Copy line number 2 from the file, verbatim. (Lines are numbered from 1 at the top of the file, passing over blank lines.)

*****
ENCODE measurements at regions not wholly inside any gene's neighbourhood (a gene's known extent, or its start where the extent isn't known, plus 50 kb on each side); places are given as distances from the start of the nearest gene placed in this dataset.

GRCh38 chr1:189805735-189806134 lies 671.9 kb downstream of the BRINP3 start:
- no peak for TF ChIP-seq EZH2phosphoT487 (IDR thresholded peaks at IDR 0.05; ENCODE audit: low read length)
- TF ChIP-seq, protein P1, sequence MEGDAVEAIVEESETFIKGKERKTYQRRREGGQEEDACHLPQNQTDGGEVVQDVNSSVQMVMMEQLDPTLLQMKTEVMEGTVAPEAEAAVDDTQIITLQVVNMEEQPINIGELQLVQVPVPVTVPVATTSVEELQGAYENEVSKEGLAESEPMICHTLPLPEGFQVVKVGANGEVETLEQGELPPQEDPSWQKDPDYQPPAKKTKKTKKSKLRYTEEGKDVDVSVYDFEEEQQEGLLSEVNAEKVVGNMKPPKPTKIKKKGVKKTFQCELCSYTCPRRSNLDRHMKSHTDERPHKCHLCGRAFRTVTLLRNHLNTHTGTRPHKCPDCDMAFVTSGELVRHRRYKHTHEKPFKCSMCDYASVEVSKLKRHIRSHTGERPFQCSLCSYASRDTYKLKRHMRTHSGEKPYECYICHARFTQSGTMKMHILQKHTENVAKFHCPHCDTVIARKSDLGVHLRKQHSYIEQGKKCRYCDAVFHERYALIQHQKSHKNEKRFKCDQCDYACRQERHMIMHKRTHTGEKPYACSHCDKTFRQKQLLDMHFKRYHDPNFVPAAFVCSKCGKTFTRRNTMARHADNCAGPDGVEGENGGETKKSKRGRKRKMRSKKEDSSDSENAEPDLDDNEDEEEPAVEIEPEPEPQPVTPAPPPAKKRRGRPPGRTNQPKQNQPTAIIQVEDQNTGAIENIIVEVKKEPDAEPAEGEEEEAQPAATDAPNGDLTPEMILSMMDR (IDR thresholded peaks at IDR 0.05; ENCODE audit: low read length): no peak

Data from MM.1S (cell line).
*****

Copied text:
GRCh38 chr1:189805735-189806134 lies 671.9 kb downstream of the BRINP3 start: